Yes, I get this question a lot and it is not a one size fits all. I think there are many people that think there is a “best” major or “best school” but there isn’t. The majority of opportunities are for STEM (Science, Technology, Engineering, and Math) majors and there are some opportunities for non-STEM like business and even for doctors. Each centre and position can have its own set of requirements but I can speak for some of the student opportunities which are great ways to get a foot in the door at NASA. One example is a partnership with the International Space University (ISU) – Through an agreement ISU, students currently enrolled in the ISU’s Master of Space Studies (MSS) program or the Master of Space Management (MSM) program may apply to work on NASA projects and/or research of benefit to NASA at selected NASA centres, based on availability. ISU-selected students will be assigned to a selected NASA centre for a period of 3-6 months to work on projects agreed to by NASA. Another example is the NASA Jet Propulsion Lab has a Visiting Student Research Program which is open to U.S. citizens, legal permanent residents (LPRs) and foreign nationals. Students complete designated projects outlined by their mentors, gaining educational experience in their fields of study while also contributing to NASA and JPL missions and science. https://www.jpl.nasa.gov/edu/intern/apply/visiting-student-research-program/
3) What are the exciting and fun factors about your job?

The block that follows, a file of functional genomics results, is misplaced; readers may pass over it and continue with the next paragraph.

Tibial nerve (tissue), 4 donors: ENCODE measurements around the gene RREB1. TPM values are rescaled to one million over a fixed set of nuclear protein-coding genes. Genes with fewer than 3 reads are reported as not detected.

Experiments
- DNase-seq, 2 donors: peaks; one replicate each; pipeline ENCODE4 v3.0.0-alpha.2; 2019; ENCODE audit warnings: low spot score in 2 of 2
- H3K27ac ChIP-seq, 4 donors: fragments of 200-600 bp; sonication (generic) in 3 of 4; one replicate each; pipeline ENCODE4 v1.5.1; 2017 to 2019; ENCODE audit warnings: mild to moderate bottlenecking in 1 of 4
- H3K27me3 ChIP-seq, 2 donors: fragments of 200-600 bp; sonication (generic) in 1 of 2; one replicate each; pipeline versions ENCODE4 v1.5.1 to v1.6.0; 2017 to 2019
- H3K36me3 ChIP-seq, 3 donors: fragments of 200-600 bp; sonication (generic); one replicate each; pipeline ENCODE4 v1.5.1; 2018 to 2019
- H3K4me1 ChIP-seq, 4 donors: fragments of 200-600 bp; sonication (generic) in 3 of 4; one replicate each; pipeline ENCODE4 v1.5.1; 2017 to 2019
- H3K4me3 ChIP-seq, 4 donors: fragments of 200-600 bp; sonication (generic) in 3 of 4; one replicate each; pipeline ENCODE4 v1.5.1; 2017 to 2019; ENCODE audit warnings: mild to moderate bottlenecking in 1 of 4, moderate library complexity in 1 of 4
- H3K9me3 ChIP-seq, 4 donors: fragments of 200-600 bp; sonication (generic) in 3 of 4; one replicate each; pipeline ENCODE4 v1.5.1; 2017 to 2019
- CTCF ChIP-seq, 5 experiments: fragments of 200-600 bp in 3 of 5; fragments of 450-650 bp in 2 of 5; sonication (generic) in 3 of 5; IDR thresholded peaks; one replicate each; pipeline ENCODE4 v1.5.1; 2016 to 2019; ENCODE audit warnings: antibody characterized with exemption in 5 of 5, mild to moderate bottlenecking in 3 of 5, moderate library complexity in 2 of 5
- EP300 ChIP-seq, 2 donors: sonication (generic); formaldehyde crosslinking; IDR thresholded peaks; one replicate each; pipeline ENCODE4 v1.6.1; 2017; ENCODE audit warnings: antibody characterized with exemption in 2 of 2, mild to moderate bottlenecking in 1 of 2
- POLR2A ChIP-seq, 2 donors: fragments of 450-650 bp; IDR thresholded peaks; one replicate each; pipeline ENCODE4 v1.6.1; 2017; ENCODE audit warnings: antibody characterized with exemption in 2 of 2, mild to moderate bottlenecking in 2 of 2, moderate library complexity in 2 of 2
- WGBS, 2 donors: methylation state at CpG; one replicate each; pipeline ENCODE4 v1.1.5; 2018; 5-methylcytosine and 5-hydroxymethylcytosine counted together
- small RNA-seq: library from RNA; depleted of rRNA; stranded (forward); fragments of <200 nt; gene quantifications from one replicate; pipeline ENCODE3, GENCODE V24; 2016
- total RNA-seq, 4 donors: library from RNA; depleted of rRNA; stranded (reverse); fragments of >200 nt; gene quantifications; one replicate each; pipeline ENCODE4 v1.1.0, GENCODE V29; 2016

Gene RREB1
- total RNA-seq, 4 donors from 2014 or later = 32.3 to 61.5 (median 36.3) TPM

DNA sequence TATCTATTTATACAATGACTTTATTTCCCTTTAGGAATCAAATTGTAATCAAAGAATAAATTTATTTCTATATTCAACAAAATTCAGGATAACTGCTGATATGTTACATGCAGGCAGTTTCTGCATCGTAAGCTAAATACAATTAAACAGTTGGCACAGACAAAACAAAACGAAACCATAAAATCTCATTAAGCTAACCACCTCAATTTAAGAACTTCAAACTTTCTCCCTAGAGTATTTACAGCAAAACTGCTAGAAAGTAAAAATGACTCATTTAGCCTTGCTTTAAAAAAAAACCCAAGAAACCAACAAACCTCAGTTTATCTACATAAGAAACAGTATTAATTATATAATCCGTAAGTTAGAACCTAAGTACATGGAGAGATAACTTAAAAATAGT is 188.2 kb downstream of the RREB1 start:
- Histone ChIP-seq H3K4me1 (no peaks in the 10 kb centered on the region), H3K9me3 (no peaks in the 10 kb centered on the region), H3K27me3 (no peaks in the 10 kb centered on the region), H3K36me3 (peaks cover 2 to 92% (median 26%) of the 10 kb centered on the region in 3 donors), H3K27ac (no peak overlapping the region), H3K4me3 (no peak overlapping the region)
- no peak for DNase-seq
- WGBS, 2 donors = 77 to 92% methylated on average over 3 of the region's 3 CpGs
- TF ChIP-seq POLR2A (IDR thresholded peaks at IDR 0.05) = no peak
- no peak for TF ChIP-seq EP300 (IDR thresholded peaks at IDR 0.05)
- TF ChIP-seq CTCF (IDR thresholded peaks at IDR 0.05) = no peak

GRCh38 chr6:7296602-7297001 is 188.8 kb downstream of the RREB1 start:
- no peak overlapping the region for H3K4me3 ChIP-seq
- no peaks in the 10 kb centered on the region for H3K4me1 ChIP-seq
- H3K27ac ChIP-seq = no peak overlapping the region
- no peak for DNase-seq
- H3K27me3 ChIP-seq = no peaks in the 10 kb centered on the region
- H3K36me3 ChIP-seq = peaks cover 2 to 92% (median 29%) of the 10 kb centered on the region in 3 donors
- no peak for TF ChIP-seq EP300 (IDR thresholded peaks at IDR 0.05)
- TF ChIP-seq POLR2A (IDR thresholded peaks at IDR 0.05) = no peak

There are a lot of cool factors about my job. Personally, I love going to testing sites because I get to see the spacecraft and items that will be going to space. Johnson Space Center is where the astronauts train so we have a lot of very interesting facilities like one building where we have a replica of the International Space Station and you are able to walk around and see the different modules and occasionally see astronauts doing real-time training.
4) If you would explain in one word the feeling after every successful mission. What would be that?
Accomplishment. There is a great feeling of accomplishment after every mission. Many people have worked on these projects for hours and a lot of investments have been made so it is very rewarding when missions go as planned.
5) What are the future missions for planetary studies like any upcoming future Mars exploration program or other planets, you are working on?
There are many NASA centres around the US and my centre specifically focuses on human spaceflight which currently is for the moon and in a few years will be focused on getting to Mars. I was part of a team developing a rover that will be going to the south pole of the moon in 2023. I am now on another team that is working on lunar vehicles for astronauts. Specifically, that one is called Lunar Terrain Vehicle. But I’m very excited about some of the planetary missions you mentioned like Dragonfly going to the surface of one of Saturns moons.
6) What do you think about Tesla’s space missions?
I think in the past few years there is a new, growing interest in the space industry and there are many commercial companies that are now building rockets and planning space missions. I think this is wonderful and the more options there are to go to space, the more accessible space will be for humans (non-astronauts) in the future.